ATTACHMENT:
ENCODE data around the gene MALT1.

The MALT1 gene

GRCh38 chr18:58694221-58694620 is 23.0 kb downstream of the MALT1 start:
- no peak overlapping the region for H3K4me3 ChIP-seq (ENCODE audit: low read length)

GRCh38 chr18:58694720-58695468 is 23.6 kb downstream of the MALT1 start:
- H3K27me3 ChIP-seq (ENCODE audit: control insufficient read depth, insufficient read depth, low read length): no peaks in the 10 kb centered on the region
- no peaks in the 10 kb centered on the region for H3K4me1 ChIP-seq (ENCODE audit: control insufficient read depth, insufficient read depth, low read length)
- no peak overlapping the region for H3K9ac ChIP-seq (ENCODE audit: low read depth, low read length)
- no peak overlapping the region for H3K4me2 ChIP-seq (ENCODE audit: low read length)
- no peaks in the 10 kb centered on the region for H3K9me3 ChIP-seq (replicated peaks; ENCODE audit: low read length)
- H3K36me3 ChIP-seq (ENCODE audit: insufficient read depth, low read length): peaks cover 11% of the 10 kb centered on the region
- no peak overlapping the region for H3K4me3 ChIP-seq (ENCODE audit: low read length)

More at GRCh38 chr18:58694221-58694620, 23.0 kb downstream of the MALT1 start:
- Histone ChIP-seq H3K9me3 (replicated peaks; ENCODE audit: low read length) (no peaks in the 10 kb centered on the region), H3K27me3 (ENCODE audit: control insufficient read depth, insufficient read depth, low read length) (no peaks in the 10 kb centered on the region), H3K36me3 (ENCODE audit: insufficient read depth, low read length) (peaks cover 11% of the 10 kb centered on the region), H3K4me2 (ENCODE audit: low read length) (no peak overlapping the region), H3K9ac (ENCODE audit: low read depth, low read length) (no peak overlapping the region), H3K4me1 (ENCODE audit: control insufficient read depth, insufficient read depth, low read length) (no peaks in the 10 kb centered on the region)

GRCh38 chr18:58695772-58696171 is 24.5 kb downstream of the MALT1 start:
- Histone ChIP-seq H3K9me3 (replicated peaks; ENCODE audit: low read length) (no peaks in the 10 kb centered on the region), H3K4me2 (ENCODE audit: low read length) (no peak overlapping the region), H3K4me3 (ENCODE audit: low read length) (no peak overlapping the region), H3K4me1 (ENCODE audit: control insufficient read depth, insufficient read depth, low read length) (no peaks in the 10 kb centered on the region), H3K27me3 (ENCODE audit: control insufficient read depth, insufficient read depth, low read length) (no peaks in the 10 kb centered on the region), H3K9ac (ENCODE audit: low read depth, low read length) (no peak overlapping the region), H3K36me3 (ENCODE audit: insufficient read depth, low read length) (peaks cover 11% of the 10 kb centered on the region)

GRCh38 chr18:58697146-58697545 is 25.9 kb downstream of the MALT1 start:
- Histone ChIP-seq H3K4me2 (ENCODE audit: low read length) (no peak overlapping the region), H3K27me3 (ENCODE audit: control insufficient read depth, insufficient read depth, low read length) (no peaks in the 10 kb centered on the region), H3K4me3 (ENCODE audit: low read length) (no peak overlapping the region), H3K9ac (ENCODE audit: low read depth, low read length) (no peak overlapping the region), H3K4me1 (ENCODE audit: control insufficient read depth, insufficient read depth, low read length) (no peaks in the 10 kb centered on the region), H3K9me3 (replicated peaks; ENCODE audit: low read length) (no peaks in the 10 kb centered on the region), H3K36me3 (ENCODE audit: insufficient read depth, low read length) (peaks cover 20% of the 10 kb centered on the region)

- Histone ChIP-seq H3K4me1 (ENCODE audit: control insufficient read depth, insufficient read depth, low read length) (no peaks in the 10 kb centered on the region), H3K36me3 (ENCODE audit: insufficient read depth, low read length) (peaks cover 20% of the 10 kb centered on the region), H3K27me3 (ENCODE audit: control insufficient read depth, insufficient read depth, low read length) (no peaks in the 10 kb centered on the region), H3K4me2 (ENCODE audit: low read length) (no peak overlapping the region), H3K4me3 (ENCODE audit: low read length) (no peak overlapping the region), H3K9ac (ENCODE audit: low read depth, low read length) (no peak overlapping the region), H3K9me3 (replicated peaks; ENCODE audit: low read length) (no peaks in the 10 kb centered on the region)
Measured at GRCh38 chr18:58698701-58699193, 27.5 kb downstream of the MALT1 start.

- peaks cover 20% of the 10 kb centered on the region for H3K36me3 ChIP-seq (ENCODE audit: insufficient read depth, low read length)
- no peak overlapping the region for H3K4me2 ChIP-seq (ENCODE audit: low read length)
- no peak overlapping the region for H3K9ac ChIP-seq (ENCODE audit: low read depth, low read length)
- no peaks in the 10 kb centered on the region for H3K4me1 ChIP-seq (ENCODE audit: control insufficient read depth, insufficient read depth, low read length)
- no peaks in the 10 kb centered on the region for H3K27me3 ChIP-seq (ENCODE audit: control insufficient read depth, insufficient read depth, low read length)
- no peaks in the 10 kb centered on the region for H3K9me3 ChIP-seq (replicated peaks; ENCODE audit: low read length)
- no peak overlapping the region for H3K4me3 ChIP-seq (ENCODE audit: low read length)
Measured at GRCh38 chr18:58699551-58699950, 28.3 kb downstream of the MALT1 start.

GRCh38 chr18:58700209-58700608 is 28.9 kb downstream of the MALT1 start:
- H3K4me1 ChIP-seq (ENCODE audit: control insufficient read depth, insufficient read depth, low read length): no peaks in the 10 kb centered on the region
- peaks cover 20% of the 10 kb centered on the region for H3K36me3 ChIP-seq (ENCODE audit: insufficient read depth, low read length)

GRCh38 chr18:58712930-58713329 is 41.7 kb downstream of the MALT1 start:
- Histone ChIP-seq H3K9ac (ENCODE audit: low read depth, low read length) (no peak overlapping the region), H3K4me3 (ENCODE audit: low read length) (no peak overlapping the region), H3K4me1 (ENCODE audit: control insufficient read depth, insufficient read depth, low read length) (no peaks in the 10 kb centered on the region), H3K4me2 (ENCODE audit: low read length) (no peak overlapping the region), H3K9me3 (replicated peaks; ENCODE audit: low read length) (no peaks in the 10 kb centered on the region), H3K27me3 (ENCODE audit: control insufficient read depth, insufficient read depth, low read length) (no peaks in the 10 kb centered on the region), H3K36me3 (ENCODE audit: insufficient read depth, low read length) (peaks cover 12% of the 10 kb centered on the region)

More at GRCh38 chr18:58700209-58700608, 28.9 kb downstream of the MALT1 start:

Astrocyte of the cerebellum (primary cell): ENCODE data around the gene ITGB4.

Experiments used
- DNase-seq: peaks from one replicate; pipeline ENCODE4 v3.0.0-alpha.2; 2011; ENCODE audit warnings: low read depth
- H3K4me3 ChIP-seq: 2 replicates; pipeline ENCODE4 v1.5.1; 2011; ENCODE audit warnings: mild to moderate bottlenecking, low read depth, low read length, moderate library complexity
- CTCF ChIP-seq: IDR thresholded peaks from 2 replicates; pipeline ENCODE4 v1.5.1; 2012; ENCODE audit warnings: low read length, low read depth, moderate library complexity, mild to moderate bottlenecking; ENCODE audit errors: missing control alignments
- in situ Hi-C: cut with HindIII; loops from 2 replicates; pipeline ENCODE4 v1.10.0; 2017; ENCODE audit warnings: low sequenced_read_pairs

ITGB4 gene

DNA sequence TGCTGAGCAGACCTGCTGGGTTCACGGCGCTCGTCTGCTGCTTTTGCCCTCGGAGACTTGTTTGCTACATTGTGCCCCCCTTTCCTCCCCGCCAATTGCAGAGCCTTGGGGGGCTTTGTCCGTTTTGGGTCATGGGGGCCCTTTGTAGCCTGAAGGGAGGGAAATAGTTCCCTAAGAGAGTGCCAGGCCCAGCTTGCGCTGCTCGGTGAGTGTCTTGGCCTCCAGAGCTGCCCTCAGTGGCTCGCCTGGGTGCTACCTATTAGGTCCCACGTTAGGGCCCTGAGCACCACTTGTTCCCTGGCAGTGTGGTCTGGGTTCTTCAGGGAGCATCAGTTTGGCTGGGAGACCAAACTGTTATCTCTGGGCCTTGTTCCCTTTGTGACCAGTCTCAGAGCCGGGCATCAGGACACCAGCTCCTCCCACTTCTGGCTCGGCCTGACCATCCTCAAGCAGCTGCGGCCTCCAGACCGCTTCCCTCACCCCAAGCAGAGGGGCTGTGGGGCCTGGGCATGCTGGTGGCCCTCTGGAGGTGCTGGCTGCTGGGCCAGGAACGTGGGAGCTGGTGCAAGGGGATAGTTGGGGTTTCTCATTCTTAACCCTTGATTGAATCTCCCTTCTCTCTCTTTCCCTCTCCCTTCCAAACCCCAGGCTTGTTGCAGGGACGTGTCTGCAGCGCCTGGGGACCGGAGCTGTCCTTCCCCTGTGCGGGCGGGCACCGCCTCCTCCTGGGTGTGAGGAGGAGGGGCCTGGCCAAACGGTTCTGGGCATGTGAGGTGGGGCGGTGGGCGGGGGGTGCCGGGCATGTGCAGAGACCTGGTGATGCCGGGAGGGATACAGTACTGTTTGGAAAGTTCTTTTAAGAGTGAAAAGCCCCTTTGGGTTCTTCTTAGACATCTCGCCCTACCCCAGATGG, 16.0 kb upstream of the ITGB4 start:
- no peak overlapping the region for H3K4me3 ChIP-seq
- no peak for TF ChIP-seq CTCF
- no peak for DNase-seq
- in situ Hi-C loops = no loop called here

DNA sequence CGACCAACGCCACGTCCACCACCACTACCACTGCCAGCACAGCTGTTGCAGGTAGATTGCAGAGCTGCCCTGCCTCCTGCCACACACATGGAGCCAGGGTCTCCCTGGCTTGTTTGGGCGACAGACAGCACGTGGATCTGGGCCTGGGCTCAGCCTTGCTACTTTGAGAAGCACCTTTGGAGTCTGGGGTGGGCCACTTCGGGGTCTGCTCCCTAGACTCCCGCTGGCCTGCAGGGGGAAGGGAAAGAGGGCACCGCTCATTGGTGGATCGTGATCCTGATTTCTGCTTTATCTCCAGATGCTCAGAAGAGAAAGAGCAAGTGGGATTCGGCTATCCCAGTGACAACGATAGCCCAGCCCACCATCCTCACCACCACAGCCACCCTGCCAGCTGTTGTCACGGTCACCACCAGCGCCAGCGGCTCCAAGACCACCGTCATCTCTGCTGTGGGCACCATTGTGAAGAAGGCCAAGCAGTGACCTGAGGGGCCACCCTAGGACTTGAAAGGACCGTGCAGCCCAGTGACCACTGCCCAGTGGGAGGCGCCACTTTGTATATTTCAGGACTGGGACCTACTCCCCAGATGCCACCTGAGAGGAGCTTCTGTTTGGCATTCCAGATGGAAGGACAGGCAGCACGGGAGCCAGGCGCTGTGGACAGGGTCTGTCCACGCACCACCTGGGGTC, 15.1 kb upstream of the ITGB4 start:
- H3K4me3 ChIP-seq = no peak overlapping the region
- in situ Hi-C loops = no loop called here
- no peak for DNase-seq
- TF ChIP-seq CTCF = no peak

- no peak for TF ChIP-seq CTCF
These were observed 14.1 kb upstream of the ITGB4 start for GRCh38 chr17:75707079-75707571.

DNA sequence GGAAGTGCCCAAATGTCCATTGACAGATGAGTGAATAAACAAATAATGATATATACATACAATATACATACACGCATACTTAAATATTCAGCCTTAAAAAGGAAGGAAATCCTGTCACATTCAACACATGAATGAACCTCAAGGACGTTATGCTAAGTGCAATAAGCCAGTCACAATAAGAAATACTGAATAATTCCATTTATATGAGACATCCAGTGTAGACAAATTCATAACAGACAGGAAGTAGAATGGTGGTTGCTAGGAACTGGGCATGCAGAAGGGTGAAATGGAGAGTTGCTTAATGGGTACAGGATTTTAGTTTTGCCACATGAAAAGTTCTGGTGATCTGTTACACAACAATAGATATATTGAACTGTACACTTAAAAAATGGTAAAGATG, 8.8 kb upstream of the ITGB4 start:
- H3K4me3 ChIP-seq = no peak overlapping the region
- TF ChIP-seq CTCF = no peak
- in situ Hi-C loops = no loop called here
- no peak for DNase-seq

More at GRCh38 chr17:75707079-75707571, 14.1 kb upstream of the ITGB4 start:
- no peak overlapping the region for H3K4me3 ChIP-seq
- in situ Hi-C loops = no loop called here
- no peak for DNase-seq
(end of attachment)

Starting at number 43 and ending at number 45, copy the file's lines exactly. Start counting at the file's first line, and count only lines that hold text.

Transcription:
- no peak overlapping the region for H3K4me3 ChIP-seq
- no peak for TF ChIP-seq CTCF
- no peak for DNase-seq